Companies in numerous sectors, including banking, healthcare, and transportation, are beginning to incorporate data science into their daily operations. An ideal and effective data science team must be able to handle a high volume of work with relative ease.
Even so, it’s crucial for businesses to build a workforce that can effectively manage AI duties in order to meet any data-related issues they may face.
Even though research over the past few years has established that data engineering is an essential step towards Data Science and AI, many companies still ignore, misinterpret, or skip this step altogether.
Due to a lack of resources and expertise, many Data Scientists end up performing the duties of Data Engineers. Companies frequently make the mistake of conflating Data Scientists and Data Engineers, which leads to hiring the wrong individual for the job and causing confusion among the staff.
The question of whether data engineers are necessary for data scientists arises since the two professions share a common purpose but require different skill sets. Let’s investigate these facets to acquire a more complete picture of the situation.
Integration of Knowledge
Both fields require a certain level of interdependence and mutual aid, therefore some skill sets may be transferable between them. In order to make the partnership as smooth as possible, they should take into account the choices and duties of one another.
While familiarity with data engineering is helpful, it is not required for a data scientist to perform analysis on data that has been processed by a data engineer or to work in harmony with another group (including a data engineer) for the benefit of the organisation.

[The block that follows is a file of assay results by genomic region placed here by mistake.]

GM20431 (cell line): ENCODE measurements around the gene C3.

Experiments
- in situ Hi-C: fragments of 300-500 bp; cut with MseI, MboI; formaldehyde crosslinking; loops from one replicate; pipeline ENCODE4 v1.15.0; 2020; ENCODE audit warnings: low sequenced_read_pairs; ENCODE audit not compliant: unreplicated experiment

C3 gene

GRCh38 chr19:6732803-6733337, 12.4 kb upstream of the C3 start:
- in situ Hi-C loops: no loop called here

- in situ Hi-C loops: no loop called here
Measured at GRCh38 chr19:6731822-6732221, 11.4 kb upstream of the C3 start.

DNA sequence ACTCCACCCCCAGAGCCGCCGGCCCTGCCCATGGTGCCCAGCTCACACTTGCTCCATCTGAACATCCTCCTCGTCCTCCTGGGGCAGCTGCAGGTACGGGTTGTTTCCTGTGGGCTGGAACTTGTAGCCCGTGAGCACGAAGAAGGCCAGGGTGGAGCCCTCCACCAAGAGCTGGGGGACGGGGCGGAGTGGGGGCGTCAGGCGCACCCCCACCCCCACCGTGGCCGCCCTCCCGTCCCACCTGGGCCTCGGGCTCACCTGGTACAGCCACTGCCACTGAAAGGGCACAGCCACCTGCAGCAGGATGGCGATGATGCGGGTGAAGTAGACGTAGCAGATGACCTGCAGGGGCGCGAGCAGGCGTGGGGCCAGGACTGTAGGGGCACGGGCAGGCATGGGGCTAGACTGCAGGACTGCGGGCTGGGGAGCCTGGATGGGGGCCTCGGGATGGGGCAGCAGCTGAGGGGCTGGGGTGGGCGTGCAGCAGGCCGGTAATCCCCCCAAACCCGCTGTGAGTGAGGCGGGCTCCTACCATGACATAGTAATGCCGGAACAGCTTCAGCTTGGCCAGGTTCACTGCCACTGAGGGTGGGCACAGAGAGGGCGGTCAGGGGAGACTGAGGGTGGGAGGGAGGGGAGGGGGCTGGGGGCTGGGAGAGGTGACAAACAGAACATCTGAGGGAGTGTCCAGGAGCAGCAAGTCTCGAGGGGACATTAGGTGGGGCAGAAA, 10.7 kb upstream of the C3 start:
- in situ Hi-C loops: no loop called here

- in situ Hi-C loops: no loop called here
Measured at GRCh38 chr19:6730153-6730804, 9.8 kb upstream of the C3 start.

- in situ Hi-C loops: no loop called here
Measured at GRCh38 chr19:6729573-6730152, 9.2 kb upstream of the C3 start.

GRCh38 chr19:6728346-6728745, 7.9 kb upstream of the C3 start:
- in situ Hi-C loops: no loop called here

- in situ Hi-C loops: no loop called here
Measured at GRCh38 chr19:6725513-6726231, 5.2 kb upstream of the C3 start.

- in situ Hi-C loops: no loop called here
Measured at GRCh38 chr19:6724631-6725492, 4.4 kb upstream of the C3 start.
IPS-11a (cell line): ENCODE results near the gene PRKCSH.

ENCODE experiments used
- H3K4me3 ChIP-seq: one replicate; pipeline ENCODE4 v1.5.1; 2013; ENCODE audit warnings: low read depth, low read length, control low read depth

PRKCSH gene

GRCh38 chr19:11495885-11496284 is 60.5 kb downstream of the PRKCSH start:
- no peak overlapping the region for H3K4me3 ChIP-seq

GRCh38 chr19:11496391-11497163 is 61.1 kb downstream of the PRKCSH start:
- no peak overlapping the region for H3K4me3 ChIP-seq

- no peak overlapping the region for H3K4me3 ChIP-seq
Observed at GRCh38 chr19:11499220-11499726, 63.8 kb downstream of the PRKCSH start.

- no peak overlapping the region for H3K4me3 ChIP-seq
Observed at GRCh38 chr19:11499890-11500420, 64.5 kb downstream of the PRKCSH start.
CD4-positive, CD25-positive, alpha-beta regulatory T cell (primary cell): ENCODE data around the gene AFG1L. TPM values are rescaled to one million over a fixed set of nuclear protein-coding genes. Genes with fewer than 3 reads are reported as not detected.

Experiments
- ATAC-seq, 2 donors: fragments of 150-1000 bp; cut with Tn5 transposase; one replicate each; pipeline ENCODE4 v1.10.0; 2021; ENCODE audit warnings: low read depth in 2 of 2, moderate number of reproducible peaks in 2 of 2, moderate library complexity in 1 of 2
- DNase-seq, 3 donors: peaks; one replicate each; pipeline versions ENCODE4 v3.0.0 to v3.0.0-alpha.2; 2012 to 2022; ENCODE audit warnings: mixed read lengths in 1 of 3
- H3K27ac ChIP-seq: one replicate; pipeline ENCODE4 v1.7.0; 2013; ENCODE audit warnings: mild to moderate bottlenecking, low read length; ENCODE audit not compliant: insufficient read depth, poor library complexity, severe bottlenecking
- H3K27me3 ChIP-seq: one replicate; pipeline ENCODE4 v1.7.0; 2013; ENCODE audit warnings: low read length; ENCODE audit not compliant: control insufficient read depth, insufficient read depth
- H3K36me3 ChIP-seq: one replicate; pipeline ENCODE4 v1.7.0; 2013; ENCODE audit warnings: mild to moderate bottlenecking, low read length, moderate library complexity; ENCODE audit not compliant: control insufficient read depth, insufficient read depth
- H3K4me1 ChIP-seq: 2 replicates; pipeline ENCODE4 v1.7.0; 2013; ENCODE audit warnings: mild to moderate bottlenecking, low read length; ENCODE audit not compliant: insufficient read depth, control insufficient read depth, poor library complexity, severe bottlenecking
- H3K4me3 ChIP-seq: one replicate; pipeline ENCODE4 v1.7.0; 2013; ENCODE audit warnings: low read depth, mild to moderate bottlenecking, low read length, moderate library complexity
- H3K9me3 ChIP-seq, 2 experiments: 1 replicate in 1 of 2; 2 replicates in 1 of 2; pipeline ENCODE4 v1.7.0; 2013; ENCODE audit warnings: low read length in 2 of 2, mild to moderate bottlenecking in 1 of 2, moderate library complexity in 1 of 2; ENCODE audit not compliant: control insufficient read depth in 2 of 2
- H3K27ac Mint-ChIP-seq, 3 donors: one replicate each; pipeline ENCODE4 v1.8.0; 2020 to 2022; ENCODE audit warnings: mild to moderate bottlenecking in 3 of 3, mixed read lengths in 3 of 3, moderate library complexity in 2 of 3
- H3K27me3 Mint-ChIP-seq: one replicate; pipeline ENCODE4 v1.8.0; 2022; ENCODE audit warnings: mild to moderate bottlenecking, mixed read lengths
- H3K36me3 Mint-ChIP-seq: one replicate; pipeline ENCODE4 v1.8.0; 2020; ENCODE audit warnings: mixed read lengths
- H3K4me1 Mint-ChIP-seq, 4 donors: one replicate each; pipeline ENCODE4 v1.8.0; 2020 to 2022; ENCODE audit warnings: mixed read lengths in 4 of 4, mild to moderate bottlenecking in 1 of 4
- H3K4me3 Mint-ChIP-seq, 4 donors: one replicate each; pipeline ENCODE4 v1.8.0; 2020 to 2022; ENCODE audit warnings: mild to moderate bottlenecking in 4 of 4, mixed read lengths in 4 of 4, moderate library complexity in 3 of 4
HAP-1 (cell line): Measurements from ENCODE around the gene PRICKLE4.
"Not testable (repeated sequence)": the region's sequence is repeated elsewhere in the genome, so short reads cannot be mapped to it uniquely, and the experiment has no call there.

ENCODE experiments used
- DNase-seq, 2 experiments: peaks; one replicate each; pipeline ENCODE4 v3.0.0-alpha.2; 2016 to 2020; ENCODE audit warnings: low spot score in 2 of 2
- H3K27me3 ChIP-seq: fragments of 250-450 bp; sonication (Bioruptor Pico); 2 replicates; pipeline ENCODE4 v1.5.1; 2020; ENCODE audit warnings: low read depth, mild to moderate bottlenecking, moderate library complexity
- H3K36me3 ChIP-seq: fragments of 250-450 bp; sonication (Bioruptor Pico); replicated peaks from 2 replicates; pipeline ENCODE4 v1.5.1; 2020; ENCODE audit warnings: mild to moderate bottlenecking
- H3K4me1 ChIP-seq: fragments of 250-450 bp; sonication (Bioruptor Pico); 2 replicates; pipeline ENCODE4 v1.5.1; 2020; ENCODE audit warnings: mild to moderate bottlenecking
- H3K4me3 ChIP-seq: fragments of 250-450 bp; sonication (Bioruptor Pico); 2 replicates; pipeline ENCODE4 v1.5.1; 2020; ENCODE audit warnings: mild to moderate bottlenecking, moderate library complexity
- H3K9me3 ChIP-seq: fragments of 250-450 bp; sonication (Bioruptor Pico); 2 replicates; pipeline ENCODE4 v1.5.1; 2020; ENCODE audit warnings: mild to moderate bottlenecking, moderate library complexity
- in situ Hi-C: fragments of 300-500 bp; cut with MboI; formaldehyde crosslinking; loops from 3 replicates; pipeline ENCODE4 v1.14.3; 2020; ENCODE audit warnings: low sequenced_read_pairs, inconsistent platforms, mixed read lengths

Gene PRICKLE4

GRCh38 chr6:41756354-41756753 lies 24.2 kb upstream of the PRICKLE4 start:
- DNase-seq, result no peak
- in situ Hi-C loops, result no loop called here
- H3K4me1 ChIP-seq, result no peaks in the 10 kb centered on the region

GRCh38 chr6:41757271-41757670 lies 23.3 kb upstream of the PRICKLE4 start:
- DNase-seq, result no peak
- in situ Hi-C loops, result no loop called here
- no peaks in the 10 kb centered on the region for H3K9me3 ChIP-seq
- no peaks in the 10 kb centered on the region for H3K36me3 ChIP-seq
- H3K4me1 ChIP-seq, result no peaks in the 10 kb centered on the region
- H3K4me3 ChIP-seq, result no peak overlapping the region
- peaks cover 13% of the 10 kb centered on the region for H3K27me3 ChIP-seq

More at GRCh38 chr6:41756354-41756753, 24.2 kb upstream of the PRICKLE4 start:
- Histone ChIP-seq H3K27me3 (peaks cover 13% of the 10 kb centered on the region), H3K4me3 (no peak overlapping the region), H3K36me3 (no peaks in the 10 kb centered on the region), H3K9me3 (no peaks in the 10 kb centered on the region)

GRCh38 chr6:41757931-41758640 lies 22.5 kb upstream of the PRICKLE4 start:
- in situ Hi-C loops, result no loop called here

Technical expertise in data engineering fundamentals
To back up their claims, data scientists can sometimes use their familiarity with fundamentals of data engineering.
You may not need to construct a data pipeline, for instance, if you already have a proof of concept.
If you find that you need some grounding in data engineering to help verify the results of your analytics, then by all means, go ahead and get some training in that area; it will only help to clarify your thinking.
Keep in mind that even with little familiarity, a data scientist cannot fulfil the role of a data engineer.
Now we’ll take a look at how data scientists can benefit from a fundamental understanding of engineering.
SQL, or the Structured Query Language (SQL)
Even though SQL has been around for a while, database management solutions remain an integral part of many businesses. There is a need for data scientists to learn the fundamentals of SQL.
Acquiring some hands-on experience with data processing would also be useful.
Data Scientists, on the other hand, receive no payment for doing database maintenance or improving the quality of the data stored in the databases by means of writing SQL reviews.
Data Processing in the Cloud
As services like Google Cloud and Microsoft Azure have proliferated, knowledge of cloud computing has become an invaluable skill for Data Scientists.
These businesses will also encourage their data science teams to make use of their cloud infrastructure while developing new initiatives. On the other hand, it is not the responsibility of a Data Scientist to learn how to construct an entire system or pipeline from scratch.
However, knowing the pipeline and how to put the idea into action on the cloud can be really helpful.
Clusters, virtual machines, and data warehouses are just a few examples of the kinds of infrastructure that can be used in the development and deployment of advanced machine learning systems. As a result, understanding how to administer such software might prove useful.
Data Science and data engineering as a field are ever-changing in order to address new challenges.
While data scientists should be curious about the future, they typically just need a fundamental understanding of the applications and systems mentioned above. Knowing how it works and how it will be configured is usually sufficient.
However, one must be open to change by educating oneself appropriately.